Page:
What explains this rapid rise in inflation? The oil counter-shock took place. Indeed, the price of a barrel of Brent oil rose from USD 52.5 to USD 75 over a year. In its wake, energy prices rose by 14.3% over the same period, details Insee. And fuel taxes rose sharply at the beginning of the year. The good news is that a peak has probably been reached according to Insee. Indeed, the French statistical institute expects a decline in the second half of the year. According to Insee, year-on-year inflation should fall to 1.7% by the end of the year. Because, unless there is aggravation of the crisis between Iran and the United States, the price of the black gold should stabilize. The price of the barrel fell by nearly 4% in July.

Julien Moussavi, Head of Economic Research – Sources: Beyond Ratings, Reuters


Overshoot Day trends: good news or bad news?

Earths equivalent trend (capita and GDP)

People consume the Earth’s natural resources to produce what they need. However, there are only so many resources that the planet can renew and so much carbon it can absorb in one year. The “Earth Overshoot Day” represents the date when the planet’s ecological footprint exceeds its biological capacity. Put more simply, it is the date when humanity has exhausted nature’s budget for the year and starts depleting resource stocks and accumulating carbon dioxide in the atmosphere. This year it happened on August 1st.

1970 was the last year where humankind consumption and earth production were on par with each other. At this time, the “Earth Overshoot Day” was on December 29 but the global population has more than doubled since then and GDP has quadrupled. This means that global efficiency has been increasing for the last 50 years. Despite an improved quality of life and wealth creation, individual footprint tends to be quite stable since the early nineties- around 0.22 earth by billion people. Accordingly, the current average consumption structure is consistent with about 4.5 billion people far from the 11 billion forecasted in 2100. Finally, the theory of collapse emphasizes the fact that, at a certain level of overexploitation, the earth’s renewable capacity will drop, inducing a terrible vicious cycle. Current figures and trends seem to indicate that we are not (yet ?) at this breaking point.

Emeric Nicolas, Head of Data Science Dpt.  –  Sources: Beyond Ratings, Global Footprint Network, Earth Overshoot Day, UN, World Bank

Carbon/Climate Change

The UK has run out of liquefied CO2!

In June 2018, the UK faced a shortage of liquefied CO2. As a result, corporations like Coca-Cola decided to close production lines temporarily. In fact, many businesses need a supply of liquid CO2 to operate. A few examples are the drink and food industries, but also pharmaceuticals. Peak demand occurs in June when the demand for fizzy drinks takes off and when plants that produce ammonia close for maintenance. The reason for this is that CO2 is industrially obtained as a by-product of the ammonia production, so both productions are linked to each other but the demand for these products doesn’t always correspond.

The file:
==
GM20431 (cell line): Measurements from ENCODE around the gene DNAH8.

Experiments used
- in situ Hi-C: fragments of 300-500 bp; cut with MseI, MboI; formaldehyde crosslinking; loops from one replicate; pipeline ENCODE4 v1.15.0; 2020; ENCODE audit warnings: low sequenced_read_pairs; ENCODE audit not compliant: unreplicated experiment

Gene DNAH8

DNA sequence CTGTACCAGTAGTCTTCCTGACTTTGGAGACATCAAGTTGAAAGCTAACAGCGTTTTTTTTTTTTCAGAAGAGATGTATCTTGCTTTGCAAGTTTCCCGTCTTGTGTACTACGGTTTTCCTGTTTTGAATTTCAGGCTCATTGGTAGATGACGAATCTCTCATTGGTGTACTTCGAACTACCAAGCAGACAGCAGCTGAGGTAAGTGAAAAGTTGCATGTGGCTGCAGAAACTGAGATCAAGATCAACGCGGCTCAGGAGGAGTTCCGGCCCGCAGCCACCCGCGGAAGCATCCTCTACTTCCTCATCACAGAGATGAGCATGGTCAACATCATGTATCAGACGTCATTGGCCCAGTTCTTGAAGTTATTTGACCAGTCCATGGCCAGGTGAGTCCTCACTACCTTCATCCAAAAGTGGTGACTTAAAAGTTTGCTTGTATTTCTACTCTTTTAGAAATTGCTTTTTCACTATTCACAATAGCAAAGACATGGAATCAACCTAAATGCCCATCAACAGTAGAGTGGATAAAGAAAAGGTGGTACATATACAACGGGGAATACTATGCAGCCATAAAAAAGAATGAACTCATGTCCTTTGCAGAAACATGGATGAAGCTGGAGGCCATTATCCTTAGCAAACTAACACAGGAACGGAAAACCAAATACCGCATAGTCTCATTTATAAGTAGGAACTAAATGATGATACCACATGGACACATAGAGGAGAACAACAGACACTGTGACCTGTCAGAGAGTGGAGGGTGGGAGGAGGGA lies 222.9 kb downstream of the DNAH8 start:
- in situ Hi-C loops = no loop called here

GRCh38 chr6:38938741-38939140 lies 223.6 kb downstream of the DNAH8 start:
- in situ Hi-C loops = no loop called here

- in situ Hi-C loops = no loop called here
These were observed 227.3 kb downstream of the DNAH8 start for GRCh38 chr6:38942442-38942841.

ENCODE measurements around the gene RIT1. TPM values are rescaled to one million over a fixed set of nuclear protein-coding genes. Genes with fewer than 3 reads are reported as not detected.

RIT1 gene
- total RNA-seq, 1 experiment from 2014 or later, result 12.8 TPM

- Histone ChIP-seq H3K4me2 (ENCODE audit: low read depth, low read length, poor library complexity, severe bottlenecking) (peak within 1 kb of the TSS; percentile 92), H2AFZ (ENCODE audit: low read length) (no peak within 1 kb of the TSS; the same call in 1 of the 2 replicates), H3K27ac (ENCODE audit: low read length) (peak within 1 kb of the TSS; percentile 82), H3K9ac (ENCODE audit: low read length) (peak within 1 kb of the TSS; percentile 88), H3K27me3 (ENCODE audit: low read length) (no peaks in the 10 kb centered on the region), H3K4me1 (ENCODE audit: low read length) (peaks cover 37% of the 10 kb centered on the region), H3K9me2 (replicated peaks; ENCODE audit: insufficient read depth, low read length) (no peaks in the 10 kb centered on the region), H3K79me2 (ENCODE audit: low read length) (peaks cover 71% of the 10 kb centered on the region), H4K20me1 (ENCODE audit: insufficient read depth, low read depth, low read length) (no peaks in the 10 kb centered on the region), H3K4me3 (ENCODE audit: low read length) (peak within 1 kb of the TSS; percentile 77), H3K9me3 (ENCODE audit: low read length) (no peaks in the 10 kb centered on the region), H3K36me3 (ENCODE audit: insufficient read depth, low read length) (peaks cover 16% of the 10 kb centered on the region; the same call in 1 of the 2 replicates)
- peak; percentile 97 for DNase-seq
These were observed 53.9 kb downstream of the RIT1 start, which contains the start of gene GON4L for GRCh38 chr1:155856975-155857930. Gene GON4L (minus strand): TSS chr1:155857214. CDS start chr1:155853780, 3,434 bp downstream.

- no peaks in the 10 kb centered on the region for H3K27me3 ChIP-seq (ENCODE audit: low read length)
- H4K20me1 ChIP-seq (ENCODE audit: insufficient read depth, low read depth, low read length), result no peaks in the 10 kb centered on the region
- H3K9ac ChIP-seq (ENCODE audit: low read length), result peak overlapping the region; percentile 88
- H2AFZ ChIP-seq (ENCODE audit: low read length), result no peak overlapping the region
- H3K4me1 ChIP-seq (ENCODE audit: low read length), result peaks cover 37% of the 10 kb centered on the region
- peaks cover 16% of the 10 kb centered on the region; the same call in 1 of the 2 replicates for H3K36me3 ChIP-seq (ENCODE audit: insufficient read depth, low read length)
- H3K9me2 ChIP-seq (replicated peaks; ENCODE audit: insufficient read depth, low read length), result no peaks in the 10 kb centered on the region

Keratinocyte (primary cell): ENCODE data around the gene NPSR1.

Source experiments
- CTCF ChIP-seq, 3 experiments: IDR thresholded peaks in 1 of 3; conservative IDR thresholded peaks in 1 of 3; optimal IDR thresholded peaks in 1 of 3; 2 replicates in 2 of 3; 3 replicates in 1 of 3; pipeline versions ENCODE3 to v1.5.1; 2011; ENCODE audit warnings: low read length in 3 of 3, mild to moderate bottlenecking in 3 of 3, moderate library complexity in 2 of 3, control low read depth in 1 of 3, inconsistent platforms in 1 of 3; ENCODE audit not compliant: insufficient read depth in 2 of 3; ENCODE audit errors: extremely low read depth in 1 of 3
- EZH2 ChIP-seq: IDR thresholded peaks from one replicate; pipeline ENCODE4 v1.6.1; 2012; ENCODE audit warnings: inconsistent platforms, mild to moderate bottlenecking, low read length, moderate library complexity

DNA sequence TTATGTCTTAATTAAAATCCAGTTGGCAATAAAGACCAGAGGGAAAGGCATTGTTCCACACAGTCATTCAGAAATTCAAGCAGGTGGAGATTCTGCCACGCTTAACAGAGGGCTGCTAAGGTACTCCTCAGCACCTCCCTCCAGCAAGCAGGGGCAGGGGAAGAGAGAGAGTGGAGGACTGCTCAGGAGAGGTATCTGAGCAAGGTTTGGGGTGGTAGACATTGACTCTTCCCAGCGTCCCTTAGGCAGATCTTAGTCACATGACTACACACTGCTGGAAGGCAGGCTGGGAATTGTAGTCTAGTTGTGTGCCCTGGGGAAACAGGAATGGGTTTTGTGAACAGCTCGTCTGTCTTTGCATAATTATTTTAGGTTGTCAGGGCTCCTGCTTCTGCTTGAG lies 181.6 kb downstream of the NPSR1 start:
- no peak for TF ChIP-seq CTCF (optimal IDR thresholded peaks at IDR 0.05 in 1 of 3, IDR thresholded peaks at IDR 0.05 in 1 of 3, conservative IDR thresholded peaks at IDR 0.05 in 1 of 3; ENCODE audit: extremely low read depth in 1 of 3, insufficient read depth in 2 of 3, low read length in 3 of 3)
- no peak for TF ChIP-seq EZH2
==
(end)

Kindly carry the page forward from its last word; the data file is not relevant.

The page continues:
Another reason for this occasional shortage is that CO2 is a cheap gas that takes up quite a lot of space, making it difficult to transport over long distances. This is not to mention the CO2 emissions associated with transporting CO2. Granted, the CO2 the UK needed was not the dirty kind that comes out from car’s exhaust pipes but “a clean and pure” CO2. Some recovery technologies exist, and the Canadian company Carbon Engineering has already developed a prototype that captures and purifies roughly 1 ton of CO₂ per day. However, this solution has not been commercially explored and there are many doubts regarding its profitability. This is due to the difficulty of capturing CO2 molecules that represent less than 0.05% of the atmosphere and the challenge associated with transforming raw CO2 into a usable commodity.

0.05% might seem to be an insignificant proportion of our air but small variations are enough to create massive climate disruptions. It is estimated that the average temperature of the Earth’s surface would be -18°C without CO2 in the atmosphere.

Nathan Breen, Climate Analysis Team  – Sources: Beyond RatingsThe Guardian


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© Beyond Ratings 2018

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Photo credit via Visualhunt/CC BY-SA or other: Front page ▪ Credit 1: CECAR – Climate and Ecosystems Change Adaptation R; Credit 2: Tony Webster; Credit 3: Kiefer.; Crédit 4: NASA Goddard Photo and Video / Research notes ▪ Credit 1: DnDavis (via; Credit 2: zhu difeng (via Fotolia); Credit 3: Mny-Jhee (via Fotolia); Credit 4: xmentoys (via Fotolia)